Serious winter outdoor opportunities return to N.Y.’s Adirondacks, but tread carefully, NYSDEC advises
For serious winter outdoors types, the fun starts now.
Or by Thursday morning. That’s when Winter Storm Stella is expected to finally pull out of the Northeast, where as of early Wednesday morning it had reportedly dumped 42 inches of snow on West Winfield, N..Y., located between Albany and Syracuse. According to The Weather Channel, there have been at least 450 reports of communities with at least a foot of snow in the Northeast, with the bulk of the heavier accumulations coming in New York state.
Stella is expected to hover over the Northeast for much of Wednesday before finally leaving. But the New York State Department of Environmental Conservation is advising outdoors enthusiasts who might be heading to the state’s outdoors mecca — the Adirondack Mountains in the northeast region of Upstate New York — to tread carefully after the storm. According to a report out of Whiteface Mountain Resort, the popular Adirondacks ski resort was expecting 42 inches of snowfall Tuesday and Wednesday.
“This week’s snowstorm provided most of the Adirondacks with three feet or more of snow, even the periphery received a foot or more of snow,” the NYSDEC said in a news release advising those who travel to the Adirondacks to use care. “Winter outdoor enthusiasts seeking to recreate in the Adirondack backcountry should be aware of and prepare for the conditions they may encounter while enjoying the great snow conditions.”
That includes avalanche risks.
“The recent winter storm was accompanied by high winds and snowfall rates of 3 to 4 inches an hour, resulting in more than 30 inches of snow on the higher peaks of the Adirondacks,” the NYSDEC release said. “The high winds transported snow to the leeward side of mountains producing deeper snows and cornices. Below-freezing temperatures and additional snow accumulations forecast through the weekend will add layers to the snowpack and slow bonding in the snowpack. These are all factors conducive to avalanche conditions on avalanche-prone terrain.”
But the snowfall could mean the reopening of snowmobile trails in the area: Many snowmobile trails and gates on individual trails had been closed due to lack of snow prior to the storm; the NYSDEC said it was working with various snowmobile associations and groups to reopen some gates and trails, but urged snowmobilers to get updated trail conditions before venturing out. The NYSDEC urged caution on “foot” trails, too, adding that snowshoes (or skis where relevant) are required on all trails within the Adirondacks.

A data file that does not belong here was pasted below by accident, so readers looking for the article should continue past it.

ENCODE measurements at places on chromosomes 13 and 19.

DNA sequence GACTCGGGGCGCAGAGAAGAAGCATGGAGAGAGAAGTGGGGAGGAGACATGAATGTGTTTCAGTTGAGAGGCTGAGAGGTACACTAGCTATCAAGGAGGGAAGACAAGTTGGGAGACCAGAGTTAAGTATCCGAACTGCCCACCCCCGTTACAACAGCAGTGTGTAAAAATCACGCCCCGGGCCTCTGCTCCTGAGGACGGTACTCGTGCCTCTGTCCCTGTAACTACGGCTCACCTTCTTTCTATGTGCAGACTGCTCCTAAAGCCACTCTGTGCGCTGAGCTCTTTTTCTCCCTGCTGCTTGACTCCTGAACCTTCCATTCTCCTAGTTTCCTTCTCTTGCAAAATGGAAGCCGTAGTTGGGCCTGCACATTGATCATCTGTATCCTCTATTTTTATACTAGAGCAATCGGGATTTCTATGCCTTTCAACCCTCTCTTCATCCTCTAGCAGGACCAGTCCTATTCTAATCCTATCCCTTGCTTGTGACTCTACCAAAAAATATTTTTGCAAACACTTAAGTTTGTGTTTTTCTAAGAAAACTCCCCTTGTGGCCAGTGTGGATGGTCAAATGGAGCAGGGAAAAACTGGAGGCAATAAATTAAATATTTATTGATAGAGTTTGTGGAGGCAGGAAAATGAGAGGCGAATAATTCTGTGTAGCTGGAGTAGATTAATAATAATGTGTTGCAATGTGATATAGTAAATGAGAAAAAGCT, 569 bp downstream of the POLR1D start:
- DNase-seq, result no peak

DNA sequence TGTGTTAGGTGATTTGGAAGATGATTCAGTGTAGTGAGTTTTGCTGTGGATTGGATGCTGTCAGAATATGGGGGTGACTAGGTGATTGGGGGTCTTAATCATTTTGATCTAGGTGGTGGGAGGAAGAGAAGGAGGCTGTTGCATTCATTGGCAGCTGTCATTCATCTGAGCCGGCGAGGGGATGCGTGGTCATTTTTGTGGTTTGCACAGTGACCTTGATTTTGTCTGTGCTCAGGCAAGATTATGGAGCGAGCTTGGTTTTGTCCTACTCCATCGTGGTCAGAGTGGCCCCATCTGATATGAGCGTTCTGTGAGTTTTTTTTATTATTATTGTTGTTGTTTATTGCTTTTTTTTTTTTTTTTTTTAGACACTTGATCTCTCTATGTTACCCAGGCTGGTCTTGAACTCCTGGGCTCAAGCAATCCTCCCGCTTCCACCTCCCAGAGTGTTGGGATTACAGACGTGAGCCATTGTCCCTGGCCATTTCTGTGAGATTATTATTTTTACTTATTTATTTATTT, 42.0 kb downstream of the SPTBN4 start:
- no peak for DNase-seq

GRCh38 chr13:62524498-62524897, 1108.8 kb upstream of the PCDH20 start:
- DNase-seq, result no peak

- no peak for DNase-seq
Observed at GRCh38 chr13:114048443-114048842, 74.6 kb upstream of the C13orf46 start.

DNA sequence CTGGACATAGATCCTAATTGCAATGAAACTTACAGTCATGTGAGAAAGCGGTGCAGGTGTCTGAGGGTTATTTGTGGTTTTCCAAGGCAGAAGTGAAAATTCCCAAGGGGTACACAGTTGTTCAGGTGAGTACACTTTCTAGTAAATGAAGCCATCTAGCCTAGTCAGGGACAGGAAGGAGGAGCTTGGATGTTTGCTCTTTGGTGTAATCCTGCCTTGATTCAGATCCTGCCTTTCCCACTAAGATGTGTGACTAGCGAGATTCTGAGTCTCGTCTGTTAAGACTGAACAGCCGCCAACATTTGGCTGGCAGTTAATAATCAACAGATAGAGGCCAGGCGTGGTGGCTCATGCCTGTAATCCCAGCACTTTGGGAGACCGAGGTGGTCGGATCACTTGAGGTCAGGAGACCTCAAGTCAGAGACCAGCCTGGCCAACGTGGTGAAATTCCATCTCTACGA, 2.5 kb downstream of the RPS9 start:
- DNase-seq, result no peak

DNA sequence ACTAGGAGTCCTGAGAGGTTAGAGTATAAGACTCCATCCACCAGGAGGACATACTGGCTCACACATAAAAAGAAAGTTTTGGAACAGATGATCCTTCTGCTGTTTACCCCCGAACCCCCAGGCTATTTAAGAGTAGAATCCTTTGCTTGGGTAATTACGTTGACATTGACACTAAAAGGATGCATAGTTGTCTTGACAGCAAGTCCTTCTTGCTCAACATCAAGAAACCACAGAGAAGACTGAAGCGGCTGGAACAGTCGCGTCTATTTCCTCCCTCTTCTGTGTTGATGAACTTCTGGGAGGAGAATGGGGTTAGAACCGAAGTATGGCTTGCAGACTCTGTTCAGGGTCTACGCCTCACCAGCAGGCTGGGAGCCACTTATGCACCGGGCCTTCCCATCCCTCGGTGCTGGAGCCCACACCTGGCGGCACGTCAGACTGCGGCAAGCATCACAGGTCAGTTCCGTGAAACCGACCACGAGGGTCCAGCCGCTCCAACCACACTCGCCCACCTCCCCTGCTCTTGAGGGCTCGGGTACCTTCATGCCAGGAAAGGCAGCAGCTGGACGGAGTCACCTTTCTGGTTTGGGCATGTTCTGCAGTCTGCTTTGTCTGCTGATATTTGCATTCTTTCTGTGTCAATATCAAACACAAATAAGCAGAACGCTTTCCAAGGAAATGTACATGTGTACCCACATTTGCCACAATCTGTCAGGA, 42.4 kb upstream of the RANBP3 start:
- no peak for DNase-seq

“The use of snowshoes prevents ‘post-holing’ (deep footprints in the snow), avoids injuries, and eases travel on snow-covered trails,” the NYSDEC said. “Post-holing makes trails more difficult and hazardous for others to use.”
While temperatures are expected to fall as Stella departs — low temps in single digits are forecasted for Thursday and Friday in at least parts of the Adirondacks — the NYSDEC says ice on waterways in the Adirondacks (and across the state) still probably isn’t safe for anglers and other recreationists.
“Ice has only recently formed and is thin on many waters,” the NYSDEC said. “Even though they may be covered in snow, (certain areas) should be avoided.”
Also, with those colder temps, use precautions to avoid frost bite, the agency said, and always prepare for possible whiteout conditions in the Adirondacks.
“Carry a map and compass; know how to navigate without the ability to see landmarks, cairns, or your tracks; and do not attempt to summit mountains when whiteout conditions exist,” the NYSDEC said, adding that those who venture into the Adirondacks in the coming days should “be prepared for winter conditions, check current conditions on the Adirondack Backcountry Information web pages and have a safe and enjoyable winter outdoors recreational experience in the Adirondacks.”